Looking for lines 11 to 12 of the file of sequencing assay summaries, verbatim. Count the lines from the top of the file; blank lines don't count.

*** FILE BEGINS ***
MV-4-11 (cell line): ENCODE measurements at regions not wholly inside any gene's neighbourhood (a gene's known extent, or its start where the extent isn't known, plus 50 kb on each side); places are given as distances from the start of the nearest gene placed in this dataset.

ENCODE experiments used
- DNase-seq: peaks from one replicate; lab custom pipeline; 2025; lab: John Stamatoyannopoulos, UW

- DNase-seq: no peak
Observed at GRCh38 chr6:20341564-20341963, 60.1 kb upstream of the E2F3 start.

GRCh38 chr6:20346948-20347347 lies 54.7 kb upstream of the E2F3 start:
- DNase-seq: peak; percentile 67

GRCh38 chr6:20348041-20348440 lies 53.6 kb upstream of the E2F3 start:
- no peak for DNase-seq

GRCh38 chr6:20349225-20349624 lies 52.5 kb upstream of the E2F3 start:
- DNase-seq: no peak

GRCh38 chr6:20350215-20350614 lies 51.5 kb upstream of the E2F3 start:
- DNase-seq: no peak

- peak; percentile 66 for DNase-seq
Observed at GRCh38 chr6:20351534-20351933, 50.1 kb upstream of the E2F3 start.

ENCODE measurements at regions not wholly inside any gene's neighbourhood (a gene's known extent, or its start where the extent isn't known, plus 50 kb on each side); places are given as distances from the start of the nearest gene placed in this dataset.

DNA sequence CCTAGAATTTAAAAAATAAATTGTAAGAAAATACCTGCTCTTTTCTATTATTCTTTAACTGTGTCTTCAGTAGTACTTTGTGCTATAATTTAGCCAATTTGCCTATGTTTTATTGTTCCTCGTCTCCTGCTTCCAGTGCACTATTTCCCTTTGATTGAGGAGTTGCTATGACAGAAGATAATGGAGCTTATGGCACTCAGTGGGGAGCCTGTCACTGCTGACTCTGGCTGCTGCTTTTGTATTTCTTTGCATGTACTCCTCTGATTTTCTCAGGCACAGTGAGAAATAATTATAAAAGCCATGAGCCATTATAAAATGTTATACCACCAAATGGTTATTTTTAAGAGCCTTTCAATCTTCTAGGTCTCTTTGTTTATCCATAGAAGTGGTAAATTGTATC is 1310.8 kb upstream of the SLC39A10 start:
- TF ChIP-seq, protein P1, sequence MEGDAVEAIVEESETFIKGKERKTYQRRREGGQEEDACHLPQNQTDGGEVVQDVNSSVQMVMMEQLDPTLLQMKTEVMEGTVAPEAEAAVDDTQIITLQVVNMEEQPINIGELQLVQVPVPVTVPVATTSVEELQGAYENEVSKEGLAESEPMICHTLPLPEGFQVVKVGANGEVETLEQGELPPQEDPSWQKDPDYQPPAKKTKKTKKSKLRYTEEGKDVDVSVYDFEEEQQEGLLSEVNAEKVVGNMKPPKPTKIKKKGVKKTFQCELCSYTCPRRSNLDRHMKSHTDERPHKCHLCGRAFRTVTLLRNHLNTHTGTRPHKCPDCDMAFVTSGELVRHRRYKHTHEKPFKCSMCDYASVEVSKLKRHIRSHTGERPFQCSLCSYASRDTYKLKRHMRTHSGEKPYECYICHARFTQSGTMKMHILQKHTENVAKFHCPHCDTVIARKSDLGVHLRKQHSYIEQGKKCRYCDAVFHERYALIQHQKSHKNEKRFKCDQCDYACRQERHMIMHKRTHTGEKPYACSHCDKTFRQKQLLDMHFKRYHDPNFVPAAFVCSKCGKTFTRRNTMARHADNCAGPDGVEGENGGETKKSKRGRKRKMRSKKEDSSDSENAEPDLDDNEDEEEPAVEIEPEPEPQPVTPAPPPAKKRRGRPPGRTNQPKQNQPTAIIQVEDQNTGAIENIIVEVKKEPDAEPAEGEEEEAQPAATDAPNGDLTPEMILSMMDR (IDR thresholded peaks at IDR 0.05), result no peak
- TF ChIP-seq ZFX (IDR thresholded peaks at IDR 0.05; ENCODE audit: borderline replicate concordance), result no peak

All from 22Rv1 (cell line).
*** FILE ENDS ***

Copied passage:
- DNase-seq: no peak

GRCh38 chr6:20350215-20350614 lies 51.5 kb upstream of the E2F3 start: